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Help & guidance Guides to Good Practice

File naming convention

Peter Brewer (Laboratory of Tree-Ring ResearchUniversity of Arizona, USA), Esther Jansma (Cultural Heritage Agency and Utrecht University, The Netherlands), Version 1.1 – June 2016, Archaeology Data Service / Digital Antiquity, Guides to Good Practice

Folder structure and file naming conventions should be decided upon and well documented before work begins. Documentation should be kept in the base of the folder structure for reference. For ease of access we strongly recommend a folder structure that follows the TRiDaS data model. For instance a top level folder for each project, followed by one sub-folder for each ‘object’ (site), and nested sub-folders to handle sub-objects if necessary. Within these folders are folders for elements, samples etc. The folder structure may be simplified and stopped at sites or trees, but in such cases it is essential to explicitly follow the file naming scheme outlined below.

screenshot of structure of folders when saving dendrochronological data files
Figure 2: Recommendation for structure of folders when saving dendrochronological data files. Note the structure follows the TRiDaS data model with the top level folder below the root of the repository corresponding to a TRiDaS project.

File naming conventions should also follow the TRiDaS data model. This, however, can be problematic if you need to maintain compatibility with legacy (typically DOS-based) programs that have restrictions on file name length. DOS programs can only handle file names with 8 characters plus a 3 character file extension. If 8 character names are required then we recommend:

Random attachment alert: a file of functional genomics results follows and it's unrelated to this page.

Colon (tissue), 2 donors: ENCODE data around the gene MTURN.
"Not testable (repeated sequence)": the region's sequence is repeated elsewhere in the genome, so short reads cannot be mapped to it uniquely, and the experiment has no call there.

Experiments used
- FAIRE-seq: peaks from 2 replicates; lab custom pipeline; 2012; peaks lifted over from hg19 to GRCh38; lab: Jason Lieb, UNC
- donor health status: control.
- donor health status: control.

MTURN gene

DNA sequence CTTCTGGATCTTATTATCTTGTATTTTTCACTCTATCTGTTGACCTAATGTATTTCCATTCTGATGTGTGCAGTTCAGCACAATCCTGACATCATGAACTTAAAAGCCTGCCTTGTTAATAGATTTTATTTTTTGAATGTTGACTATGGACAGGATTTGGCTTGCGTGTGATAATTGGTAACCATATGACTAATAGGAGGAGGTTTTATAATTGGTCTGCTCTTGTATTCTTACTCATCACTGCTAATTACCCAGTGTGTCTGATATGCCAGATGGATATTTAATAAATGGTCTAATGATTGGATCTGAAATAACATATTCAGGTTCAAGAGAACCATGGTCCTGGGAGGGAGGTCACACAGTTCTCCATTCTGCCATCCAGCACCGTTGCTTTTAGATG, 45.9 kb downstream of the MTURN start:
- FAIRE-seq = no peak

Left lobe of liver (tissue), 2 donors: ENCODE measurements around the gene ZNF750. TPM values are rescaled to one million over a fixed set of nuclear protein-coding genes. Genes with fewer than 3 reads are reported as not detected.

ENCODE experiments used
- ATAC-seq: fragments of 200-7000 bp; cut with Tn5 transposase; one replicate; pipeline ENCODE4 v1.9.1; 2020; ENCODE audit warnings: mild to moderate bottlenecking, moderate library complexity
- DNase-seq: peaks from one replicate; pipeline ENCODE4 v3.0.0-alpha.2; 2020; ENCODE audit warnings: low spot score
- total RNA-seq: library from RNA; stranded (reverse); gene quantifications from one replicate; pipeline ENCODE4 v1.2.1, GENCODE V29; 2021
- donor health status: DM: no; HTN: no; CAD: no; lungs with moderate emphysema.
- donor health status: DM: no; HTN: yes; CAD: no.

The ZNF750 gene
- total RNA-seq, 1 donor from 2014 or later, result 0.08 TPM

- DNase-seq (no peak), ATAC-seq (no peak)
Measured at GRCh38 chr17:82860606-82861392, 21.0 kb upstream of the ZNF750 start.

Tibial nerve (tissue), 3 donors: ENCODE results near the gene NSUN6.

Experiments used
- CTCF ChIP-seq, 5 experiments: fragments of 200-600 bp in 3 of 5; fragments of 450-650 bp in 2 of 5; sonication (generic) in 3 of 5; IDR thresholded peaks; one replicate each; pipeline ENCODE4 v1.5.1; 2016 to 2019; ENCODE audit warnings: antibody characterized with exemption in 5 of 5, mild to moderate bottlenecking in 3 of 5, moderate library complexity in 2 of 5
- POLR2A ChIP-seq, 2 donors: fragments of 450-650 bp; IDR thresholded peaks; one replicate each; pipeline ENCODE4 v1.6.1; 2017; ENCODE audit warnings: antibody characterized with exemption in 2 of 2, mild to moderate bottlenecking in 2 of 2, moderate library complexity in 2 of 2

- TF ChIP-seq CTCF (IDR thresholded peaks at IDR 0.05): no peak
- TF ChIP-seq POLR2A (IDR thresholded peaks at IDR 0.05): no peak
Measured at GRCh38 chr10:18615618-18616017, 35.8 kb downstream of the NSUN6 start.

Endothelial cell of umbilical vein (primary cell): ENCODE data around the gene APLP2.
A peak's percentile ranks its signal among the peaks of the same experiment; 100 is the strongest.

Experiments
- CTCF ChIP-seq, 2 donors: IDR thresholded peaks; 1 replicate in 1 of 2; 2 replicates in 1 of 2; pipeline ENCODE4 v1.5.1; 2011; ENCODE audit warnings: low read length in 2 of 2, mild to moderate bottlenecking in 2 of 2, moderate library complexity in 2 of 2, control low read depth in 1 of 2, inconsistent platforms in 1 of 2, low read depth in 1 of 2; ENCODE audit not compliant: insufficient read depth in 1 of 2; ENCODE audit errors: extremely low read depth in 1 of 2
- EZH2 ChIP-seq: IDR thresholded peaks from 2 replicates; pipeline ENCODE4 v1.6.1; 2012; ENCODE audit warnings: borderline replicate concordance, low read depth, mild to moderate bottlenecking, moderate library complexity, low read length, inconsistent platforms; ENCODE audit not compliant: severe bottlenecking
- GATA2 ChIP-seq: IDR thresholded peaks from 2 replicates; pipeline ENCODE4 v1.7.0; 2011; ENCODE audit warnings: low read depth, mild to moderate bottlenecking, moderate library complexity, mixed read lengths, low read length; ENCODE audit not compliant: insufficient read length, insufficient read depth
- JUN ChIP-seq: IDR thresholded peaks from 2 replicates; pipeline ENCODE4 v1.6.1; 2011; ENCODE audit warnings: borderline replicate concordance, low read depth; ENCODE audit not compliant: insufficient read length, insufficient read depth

• 3 alpha character code for object e.g. ABC
  • 3 digit code for element e.g. 001
  • 1 character code for sample e.g. A
  • 1 digit sequential number to distinguish between files

Note that this unfortunately necessarily excludes the concept of a TRiDaS radius. This would result in a Tucson file being named: ABC001A1.rwl. This naming convention can also serve as a guide for the concept of a ‘keycode’. A number of legacy file formats use the concept of an 8 character ‘keycode’ for identifying a series. When using these short file names it is more important to maintain the deep nested folder structure described above.

If backwards compatibility with DOS programs is not required, then the file naming convention should be longer and more explicit. We recommend delimiting the TRiDaS entities within the file name using the hyphen and to include all levels of the TRiDaS data model. For example: ABC-1-B-A-1.rwl would refer to the first measurement series, from radius A, of sample B, of element 1 from object ABC.

We do not support the use of the file extension characters for anything other than identifying the format of the file. This is a widely understood use for these characters and altering them to compensate for file length limitations can lead to confusion. File extensions should follow established conventions e.g. .fh for Heidelberg, .rwl for Tucson etc. If the format does not have a widely agreed upon file extension, then .txt should be used instead.

If deviations are necessary from the naming and structuring proposals outlined above, then it is essential that detailed documentation be made and stored with the data files. These conventions must be adhered to, to ensure that those that follow can understand exactly what each data file refers to.